Despite gridlocked freeways, longer commute times, greater air pollution, loss of open space, and, of course, urban sprawling and overcrowding, the young and hopeful continue to flock here. But is it worth it?
"I firmly believe bio tech start-ups have to network globally -- both in a business and a scientific sense. Also, they need to work with externals -- business leaders, mentors, coaches, consultants -- to ramp up their sales, management and marketing skills."
This is first in a series of interviews with highly successful but little-known global business leaders who combine expertise in their fields and fully embrace both the established and emerging markets.
Whether creating fun consumer technologies, advanced enterprise software or biotech breakthroughs, Israelis are certainly proving -- startup by startup -- that they are able and willing to solve some of the world's greatest issues.
Your life was almost certainly made better by a supervisor, manager, or leader along the way -- probably by many more than one. If you get the opportunity, say thanks. It's a great way to encourage more of what we really need: good leadership and management at all levels.
We've put together a list of companies to watch in 2013, both in enterprise and consumer technology. Whether you're a potential investor, an eager developer or a devotee of all things tech, these are the companies to keep an eye on.
Satirically or otherwise, the term "brogramming" presents a vision of high tech as a hard-partying, single-sex frat culture. Yes, I get the joke. It's funny because it's ironic. But it's also inane, puerile, and bluntly sexist.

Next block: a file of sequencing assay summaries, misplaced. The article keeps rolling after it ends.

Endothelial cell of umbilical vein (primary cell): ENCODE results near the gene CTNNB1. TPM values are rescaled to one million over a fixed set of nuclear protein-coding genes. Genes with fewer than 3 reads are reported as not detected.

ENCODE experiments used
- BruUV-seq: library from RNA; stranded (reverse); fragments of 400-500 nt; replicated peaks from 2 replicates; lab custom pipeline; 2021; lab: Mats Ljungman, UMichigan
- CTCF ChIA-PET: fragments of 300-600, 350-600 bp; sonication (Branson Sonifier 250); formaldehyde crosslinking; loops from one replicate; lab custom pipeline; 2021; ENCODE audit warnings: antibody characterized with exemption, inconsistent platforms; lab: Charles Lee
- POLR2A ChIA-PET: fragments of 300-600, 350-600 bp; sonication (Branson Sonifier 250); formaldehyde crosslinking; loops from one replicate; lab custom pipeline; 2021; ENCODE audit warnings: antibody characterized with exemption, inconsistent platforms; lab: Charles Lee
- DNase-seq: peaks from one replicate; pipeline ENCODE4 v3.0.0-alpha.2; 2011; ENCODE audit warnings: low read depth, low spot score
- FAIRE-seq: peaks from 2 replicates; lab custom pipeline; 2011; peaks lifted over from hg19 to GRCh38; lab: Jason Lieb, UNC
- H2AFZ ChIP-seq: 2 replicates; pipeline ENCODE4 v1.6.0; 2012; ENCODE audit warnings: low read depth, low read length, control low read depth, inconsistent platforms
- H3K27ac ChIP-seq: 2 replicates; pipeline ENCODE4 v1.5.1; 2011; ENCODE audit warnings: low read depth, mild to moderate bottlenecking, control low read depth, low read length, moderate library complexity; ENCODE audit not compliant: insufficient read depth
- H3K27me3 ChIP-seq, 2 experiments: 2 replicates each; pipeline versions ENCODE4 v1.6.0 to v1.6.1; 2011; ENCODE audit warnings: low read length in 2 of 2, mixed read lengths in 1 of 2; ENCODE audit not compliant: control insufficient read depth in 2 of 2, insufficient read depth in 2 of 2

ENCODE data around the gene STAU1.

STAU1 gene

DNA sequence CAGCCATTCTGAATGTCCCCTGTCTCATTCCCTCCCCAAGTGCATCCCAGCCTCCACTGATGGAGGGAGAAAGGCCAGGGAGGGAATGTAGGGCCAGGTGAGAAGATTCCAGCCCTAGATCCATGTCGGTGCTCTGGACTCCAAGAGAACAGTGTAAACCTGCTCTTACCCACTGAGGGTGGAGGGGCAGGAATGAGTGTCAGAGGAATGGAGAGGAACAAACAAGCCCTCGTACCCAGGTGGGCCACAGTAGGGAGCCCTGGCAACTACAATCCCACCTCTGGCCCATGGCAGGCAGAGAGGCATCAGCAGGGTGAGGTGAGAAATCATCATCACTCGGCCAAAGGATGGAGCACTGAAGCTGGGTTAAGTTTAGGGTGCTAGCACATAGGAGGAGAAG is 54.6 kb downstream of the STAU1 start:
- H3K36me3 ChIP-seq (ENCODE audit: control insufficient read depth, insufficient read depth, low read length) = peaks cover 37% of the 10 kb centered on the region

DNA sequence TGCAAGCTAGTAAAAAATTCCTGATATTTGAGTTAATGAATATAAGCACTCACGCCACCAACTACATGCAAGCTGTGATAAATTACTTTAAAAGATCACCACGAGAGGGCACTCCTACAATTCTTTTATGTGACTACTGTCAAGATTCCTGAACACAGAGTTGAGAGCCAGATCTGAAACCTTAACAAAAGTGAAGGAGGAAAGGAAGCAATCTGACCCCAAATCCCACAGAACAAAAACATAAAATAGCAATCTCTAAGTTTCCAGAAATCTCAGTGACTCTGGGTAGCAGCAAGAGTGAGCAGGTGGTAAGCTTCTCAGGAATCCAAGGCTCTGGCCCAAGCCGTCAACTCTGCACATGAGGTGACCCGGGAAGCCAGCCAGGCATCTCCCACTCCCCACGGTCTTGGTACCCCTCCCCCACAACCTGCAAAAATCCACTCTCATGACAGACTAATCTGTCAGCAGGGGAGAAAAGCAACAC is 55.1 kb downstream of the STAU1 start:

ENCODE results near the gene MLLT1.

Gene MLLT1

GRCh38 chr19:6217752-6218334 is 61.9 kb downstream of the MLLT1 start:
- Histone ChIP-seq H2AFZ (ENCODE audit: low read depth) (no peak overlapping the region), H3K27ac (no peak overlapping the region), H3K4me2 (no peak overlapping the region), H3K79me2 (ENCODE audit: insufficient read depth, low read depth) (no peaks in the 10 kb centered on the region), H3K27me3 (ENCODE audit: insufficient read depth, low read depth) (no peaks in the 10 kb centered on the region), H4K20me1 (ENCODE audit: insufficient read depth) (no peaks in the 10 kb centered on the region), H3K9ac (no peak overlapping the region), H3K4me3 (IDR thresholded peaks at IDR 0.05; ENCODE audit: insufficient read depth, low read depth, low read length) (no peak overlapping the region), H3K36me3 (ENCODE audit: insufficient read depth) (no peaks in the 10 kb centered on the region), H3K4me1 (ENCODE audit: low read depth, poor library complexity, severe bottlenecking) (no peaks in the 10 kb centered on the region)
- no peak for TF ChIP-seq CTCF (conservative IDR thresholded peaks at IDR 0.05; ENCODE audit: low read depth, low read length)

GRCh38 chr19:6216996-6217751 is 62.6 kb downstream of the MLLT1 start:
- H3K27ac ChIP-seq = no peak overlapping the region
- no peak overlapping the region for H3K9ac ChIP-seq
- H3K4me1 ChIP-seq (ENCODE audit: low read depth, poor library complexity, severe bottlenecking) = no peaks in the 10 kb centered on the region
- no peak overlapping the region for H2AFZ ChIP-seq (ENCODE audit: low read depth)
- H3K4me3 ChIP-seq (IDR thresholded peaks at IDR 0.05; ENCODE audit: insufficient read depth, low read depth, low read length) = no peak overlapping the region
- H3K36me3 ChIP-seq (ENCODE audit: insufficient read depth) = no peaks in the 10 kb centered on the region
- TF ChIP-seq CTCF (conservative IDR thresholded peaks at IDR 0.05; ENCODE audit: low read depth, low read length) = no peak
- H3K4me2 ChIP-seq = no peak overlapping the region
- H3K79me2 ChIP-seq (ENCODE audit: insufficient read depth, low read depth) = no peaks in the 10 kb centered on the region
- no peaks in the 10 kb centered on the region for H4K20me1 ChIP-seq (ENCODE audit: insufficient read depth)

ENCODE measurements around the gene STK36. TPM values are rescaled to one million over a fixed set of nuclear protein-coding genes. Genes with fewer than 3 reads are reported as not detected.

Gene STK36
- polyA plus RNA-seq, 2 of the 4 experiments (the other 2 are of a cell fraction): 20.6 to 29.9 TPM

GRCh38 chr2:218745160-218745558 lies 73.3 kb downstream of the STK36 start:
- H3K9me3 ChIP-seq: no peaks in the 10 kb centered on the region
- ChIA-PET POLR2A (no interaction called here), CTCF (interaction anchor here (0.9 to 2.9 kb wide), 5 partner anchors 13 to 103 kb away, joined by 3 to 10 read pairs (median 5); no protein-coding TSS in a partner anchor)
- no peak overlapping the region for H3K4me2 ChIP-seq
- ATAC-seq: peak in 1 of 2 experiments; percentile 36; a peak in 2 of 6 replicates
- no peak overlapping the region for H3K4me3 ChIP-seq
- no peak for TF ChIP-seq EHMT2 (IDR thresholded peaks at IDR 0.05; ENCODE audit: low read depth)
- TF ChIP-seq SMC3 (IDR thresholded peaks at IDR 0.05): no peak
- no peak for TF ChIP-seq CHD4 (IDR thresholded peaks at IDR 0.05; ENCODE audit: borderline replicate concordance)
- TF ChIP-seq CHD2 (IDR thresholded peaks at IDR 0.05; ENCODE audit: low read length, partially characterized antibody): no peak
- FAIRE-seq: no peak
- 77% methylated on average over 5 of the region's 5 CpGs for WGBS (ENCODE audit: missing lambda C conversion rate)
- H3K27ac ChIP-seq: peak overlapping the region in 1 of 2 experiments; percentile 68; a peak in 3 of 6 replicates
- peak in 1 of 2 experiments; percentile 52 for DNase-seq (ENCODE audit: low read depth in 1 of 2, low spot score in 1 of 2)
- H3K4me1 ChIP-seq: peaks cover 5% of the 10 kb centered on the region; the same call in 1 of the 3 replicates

When it comes to technology, Silicon Valley remains a metonym for the industry as a whole. Small tech startups often open up shop in the area -- if only to make a name for themselves -- and many of America's greatest tech companies and venture capitalists reside there as well.
The things the Bay Area is known for -- arching bridges and grand ports and famed high-tech companies -- evoke, in many ways, what often transpires here: the ability to span distances and transgress borders.
Is Israel perfect? No, of course not. It also makes mistakes and has problems. But at a time when many seek to unjustly delegitimize and demonize the Jewish State, it is well worth celebrating her many significant, indeed extraordinary contributions to society.
There is blunt idealism in Jay Walker's language about re-positioning the social-intellectual-scientific-policy-business venture called TEDMED to the nation's capital. It's shaping up as a contradictory mix of money and mission.